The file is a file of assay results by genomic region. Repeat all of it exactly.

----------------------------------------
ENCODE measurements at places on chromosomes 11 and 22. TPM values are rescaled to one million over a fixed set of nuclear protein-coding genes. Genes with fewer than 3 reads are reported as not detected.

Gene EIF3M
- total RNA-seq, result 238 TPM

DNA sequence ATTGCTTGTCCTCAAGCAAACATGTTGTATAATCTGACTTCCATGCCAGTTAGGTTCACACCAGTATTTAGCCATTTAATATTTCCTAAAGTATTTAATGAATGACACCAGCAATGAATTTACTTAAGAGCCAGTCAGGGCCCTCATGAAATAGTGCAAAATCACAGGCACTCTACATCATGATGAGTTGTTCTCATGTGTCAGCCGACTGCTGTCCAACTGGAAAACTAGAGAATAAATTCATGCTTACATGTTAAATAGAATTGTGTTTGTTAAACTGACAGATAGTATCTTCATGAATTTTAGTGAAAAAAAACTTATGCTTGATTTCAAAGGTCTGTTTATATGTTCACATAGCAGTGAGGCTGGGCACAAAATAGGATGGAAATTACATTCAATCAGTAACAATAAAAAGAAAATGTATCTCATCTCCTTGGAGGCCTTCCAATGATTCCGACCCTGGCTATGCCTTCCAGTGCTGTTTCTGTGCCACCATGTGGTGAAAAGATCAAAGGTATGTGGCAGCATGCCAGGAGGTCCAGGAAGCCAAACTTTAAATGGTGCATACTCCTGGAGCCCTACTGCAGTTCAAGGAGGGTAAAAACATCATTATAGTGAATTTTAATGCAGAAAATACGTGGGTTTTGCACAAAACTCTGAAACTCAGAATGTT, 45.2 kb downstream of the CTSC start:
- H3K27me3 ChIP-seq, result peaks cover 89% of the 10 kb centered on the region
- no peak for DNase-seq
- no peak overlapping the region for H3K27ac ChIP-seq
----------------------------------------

ENCODE measurements at places on chromosomes 11 and 22. TPM values are rescaled to one million over a fixed set of nuclear protein-coding genes. Genes with fewer than 3 reads are reported as not detected.

Gene EIF3M
- total RNA-seq, result 238 TPM

DNA sequence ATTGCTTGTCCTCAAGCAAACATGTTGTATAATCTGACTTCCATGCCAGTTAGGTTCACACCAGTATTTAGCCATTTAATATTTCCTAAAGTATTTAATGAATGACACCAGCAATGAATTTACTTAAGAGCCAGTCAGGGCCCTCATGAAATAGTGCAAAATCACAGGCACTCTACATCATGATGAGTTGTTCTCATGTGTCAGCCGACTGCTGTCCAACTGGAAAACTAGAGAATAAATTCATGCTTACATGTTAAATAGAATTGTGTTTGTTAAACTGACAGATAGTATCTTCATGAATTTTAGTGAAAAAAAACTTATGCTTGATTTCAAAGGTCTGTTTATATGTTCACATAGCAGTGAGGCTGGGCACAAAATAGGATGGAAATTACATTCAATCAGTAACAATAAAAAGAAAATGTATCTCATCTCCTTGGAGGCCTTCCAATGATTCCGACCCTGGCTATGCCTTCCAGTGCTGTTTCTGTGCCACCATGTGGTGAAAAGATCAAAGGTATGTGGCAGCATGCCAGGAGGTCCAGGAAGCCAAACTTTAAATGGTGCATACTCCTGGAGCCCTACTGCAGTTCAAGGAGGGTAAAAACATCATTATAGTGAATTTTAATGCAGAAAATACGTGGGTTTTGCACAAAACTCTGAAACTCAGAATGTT, 45.2 kb downstream of the CTSC start:
- H3K27me3 ChIP-seq, result peaks cover 89% of the 10 kb centered on the region
- no peak for DNase-seq
- no peak overlapping the region for H3K27ac ChIP-seq